As I sit here in Hvar Croatia with my wife on vacation after spending a few days in Rome, I am recalling the teamwork that it took to get here. In 1999 we took a trip to the South of France which, until today, was at the top of my list of our vacations together. I remember sitting on the Mediteranian looking at huge yachts and expensive cars and wondering what people did to accumulate so much wealth. I came to the conclusion that it was either old money or new wealth created by owning one’s own company. Right or wrong, I left France and incorporated Transformation Point a few months later.12 Years later, here we sit. We are not rich or wealthy (especially compared to the standard I observed in France). However, we are happy and we work very hard at supporting each other as we achieve our goals. That has been the case throughout our our 16 year marriage which we are celebrating here on the Adriatic Sea. Simply one of the most beautiful places I have ever seen (so far).
Over the past 12 years, the journey to get Transformation Point to be a sustainable entity has been the road less traveled. The genesis was when I was laid off for the first time in my carrier. I had taken increasingly risky positions in the later part of my corporate carrier until I finally found myself at a crossroads. Get a big payday working for someone else or start my own company. My employer made the decision easy. They went under and I didn’t have to make the conscious decision to walk away from a significant salary and face Lisa with three college tuitions staring us in the face.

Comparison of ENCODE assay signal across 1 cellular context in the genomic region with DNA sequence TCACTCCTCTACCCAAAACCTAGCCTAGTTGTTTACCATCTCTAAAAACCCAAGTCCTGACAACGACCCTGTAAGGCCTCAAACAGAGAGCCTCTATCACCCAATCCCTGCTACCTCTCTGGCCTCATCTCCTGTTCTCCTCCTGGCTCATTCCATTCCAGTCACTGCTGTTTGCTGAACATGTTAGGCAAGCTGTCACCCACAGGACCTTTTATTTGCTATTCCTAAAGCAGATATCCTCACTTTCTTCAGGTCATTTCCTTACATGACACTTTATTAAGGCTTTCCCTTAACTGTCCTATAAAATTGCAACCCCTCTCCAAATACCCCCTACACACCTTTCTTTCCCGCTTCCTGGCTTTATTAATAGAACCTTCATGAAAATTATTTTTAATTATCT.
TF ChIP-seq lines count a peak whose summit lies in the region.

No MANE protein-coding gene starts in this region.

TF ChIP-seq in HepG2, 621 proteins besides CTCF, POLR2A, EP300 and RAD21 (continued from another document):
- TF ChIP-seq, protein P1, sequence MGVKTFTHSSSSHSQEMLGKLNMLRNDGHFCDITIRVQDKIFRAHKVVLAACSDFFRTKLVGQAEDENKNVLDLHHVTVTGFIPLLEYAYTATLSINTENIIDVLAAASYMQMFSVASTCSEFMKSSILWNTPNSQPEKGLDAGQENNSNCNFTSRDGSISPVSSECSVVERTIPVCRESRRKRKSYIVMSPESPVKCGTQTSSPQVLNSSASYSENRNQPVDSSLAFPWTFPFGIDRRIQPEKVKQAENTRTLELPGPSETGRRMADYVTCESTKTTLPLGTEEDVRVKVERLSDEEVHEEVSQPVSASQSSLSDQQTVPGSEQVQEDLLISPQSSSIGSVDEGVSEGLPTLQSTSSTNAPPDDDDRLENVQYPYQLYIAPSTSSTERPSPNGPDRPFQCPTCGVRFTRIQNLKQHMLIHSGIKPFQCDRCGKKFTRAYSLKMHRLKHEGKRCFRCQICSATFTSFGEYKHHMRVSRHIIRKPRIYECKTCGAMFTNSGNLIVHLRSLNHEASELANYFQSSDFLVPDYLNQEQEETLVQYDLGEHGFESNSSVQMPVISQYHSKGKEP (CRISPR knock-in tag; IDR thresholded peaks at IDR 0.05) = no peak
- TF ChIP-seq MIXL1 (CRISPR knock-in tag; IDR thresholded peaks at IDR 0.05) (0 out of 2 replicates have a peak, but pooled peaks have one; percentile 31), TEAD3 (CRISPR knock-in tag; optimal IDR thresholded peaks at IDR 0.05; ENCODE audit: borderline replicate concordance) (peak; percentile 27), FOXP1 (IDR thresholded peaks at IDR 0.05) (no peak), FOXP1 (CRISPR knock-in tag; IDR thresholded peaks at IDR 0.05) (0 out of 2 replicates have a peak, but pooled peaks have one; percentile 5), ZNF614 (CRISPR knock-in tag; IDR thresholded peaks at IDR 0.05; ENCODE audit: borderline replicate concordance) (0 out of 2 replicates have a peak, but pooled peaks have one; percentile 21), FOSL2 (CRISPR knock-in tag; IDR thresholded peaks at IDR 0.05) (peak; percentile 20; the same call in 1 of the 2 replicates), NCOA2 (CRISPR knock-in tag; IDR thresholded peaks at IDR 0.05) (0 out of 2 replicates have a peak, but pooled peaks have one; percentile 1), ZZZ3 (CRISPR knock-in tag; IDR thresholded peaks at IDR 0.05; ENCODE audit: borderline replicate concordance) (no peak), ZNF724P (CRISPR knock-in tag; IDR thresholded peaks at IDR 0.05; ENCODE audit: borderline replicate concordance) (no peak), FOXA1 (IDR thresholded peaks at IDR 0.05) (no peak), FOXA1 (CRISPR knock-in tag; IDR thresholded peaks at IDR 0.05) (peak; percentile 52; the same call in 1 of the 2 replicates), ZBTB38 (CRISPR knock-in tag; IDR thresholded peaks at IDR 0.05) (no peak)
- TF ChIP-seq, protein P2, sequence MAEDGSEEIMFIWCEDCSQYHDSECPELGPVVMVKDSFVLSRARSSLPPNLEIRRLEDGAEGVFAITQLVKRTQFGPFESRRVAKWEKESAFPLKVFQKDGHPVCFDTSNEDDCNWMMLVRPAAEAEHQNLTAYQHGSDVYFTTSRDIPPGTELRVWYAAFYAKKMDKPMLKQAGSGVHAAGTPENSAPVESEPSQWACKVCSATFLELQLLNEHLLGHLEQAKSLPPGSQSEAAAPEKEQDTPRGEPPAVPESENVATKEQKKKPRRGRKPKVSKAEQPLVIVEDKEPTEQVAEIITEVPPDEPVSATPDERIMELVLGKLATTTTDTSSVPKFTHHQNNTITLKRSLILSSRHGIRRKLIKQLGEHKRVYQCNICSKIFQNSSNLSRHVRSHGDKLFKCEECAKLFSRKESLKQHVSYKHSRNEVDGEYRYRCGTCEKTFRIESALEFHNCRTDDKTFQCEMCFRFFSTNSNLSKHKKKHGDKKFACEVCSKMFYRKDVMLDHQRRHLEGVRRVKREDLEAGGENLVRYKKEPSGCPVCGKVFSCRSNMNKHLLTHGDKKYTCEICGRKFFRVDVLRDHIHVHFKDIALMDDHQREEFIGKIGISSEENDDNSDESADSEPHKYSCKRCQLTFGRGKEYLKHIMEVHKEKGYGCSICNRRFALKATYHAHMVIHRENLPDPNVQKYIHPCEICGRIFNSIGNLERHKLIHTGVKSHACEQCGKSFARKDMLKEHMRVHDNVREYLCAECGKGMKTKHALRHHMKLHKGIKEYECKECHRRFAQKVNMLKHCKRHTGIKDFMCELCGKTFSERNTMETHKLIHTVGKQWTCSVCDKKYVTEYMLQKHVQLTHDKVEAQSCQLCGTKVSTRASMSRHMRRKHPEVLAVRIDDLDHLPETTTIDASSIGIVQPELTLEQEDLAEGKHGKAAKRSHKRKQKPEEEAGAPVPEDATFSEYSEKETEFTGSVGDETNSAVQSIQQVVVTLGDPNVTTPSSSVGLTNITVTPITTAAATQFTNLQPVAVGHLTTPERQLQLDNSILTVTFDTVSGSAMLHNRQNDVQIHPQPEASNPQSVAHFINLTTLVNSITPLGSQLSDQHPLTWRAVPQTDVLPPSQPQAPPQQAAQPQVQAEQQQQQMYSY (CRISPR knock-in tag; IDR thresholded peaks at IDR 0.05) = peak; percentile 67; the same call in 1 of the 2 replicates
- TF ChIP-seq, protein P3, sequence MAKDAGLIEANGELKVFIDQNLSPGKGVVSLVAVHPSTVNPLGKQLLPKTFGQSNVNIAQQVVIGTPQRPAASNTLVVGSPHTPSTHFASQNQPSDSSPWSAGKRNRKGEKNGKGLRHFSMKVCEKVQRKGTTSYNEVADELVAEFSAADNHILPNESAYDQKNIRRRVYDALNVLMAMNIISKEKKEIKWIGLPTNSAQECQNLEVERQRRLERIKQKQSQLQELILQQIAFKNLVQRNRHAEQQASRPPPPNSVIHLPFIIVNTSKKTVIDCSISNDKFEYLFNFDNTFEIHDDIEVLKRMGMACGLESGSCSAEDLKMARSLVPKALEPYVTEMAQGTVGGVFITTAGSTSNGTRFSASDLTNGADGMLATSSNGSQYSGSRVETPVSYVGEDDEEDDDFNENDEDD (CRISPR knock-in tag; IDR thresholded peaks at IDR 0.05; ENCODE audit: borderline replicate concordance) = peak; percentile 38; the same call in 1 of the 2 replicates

So, I found myself with no income for the first time in my career shortly after buying our then dream house (not home) and my then dream car within 6 months of acquiring them. Lisa yelled at me about buying the car but that was the extent of the conflict. She has not once asked me what was going to do or lost faith in my commitment to keep up my end of our financial relationship. She has never questioned my personal accountability or my drive to live up to my responsibilities. We have trust in our commitment to work together and support each other over the long-term. We recognize and anticipate that there will be changes that we may not expect as we each continue to discover ourselves. She also stepped up and lead financially and otherwise during difficult periods in the business. Just as I did during the years we were building our foundation. Together, here we are and together we will get to where we will be.